Would Factory Farming Be Ethical If The Animals Were Merely Happy?

A question has often been posed, would factory-farming be ethical if the animals were happy? I find this question interesting because I believe it challenges the utilitarian idea that an action that promotes the greatest happiness or pleasure is synonymous with an action that’s ethical. Although, it does so under very abstract circumstances.

The question is based on a hypothetical instance which begins with an assumption that an animal has the capacity to be happy, but then yet assumes confinement, mistreatment and de-animalisation, which is an inherent part of factory-farming, somehow fulfils this capacity for happiness.

Even if we entertained the idea that living in depraved and abhorrently sub-standard welfare conditions somehow would make an animal happy. We still have to consider objective standards for what we deem as humane living conditions that promote health and well-being before we can consider it ethical. Even then, slaughter would certainly be no more ethical, unless we now further abstractly hypothesise by proposing the animal wishes to die too.

The fact is, we know animals aren’t happy in confined animal feeding operations. So even if the answer was, hypothetically speaking, factory-farming is ethical if the animal is happy whilst captivated under such standards, the logic must also follow that factory-farming is therefore unethical if an animal is unhappy whilst captivated under such standards. If one can concede to the fact that factory farming, in the reality in which it currently exists, results in greater suffering and pain than it does promote happiness and well-being in animals. Then one can admit to factory-farming, as it currently stands, as being unethical.

What Can We Learn From Alien Invasion Films

Human nature to forget

Some things we do as humans that we may even have once opposed, are things that we have come to accept as a normal part of our society by mere repetition of exposure. This eventually had led to an entire industry which now exists only behind closed doors. Our lack of consideration and interest for where our food comes from and how it’s made only reinforces our ignorance. With this in mind it’s easy to understand how emotionally disconnected we’ve now become from the lives of billions of animals who are are the mercy of our superficial pleasures. Many humans go through their whole lives devoid of any regard or thought for the life that was sacrificed for the mere satisfaction of a glass of milk or a burger. Some people are genuinely unaware of the of the shocking reality while others in the know choose to simply choose not to think about it. Either way it doesn’t make it any less wrong or any less disturbing.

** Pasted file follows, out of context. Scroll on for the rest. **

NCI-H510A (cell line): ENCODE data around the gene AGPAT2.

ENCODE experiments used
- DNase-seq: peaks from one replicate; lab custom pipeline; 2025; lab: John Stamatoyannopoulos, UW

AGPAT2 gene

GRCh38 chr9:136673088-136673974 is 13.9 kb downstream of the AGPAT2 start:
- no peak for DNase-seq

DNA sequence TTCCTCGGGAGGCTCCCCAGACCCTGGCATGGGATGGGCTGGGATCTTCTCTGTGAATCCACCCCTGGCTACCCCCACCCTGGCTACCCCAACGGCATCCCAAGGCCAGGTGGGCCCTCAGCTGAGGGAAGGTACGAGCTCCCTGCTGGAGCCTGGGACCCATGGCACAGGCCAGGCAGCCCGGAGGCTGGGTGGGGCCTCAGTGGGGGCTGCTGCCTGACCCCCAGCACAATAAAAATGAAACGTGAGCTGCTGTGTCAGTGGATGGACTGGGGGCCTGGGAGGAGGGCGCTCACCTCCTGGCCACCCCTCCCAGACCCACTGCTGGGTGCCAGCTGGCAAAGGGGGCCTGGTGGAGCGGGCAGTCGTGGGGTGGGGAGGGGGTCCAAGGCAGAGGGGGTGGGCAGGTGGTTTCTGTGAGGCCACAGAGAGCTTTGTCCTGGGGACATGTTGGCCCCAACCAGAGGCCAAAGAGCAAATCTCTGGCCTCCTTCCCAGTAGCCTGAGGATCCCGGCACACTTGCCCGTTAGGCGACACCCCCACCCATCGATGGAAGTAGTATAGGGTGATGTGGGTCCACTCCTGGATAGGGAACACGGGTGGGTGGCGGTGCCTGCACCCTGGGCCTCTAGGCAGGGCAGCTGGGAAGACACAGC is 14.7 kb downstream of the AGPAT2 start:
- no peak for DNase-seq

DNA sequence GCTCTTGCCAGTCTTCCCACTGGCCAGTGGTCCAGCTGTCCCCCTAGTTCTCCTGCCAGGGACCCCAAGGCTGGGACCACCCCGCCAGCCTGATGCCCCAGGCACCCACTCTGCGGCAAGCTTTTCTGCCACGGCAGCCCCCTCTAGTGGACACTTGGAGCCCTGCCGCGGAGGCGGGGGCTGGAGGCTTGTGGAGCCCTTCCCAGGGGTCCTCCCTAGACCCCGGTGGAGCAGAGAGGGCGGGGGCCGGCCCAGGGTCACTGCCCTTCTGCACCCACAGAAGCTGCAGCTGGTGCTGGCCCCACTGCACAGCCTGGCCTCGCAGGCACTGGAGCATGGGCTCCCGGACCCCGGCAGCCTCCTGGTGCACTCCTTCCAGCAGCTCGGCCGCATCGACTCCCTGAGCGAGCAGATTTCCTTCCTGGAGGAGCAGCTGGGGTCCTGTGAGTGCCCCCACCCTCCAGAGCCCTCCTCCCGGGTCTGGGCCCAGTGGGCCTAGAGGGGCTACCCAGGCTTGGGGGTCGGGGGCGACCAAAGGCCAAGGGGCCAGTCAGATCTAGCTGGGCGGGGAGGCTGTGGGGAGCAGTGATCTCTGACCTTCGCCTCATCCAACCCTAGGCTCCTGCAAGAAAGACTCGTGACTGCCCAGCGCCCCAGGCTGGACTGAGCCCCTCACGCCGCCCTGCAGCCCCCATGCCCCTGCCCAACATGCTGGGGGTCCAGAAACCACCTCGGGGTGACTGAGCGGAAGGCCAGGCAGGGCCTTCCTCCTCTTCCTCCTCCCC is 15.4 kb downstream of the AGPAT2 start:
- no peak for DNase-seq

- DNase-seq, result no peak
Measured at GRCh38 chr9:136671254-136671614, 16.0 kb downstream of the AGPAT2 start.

Attack of the killer humans

Isn’t it somewhat ironic and rich, that we are so horrified and disturbed when we see films about superior alien species from other planets harvesting us human bodies for their self-serving purposes. Shaken by the thought of being treated like we treat cattle with no remorse or respect for our lives and yet, we have absolutely no emotional attachment to the animals we do the very same thing to every single day on an exponential scale on our very own planet.

We treat cows, pigs and chickens like we imagine alien races treating us. We subject animals to the more lethal aspects of our technology and power for our own trivial needs; food, fashion, sports, harmful and deadly drug experimentation. Even though we are fully aware of the terror it would inflict on us if an alien race were to do the same thing. This seems somewhat of a double standards. Or maybe were just remorseless because we are “superior” and need to be this exploitive and resourceful to thrive to be as successful as we are.

Image result for factor farm chickens

But does that really justify the means? Does that mean our compassion and respect for animals should be abandoned because our desires supersedes their lives? Would that be a justified argument if it were our species being violently exploited by an alien race?
I think not.


Being at the top of the food chain with the power to do X doesn’t provide a justified reason to do X. Just because we can doesn’t mean we should. We are kind and compassionate to the elderly, children, puppies and kittens, not just because of some societal obligation, but because of an innate desire to protect and defend the defenseless and the vulnerable from the tyrannical and the exploitative. If alien life could see what we do to animals on our planet with currency and mere being our justification, it really would paint a rather violent and barbaric picture of the human race. One which may not work in our best interests should our reasons be turned upon us.

Image result for factor farm cows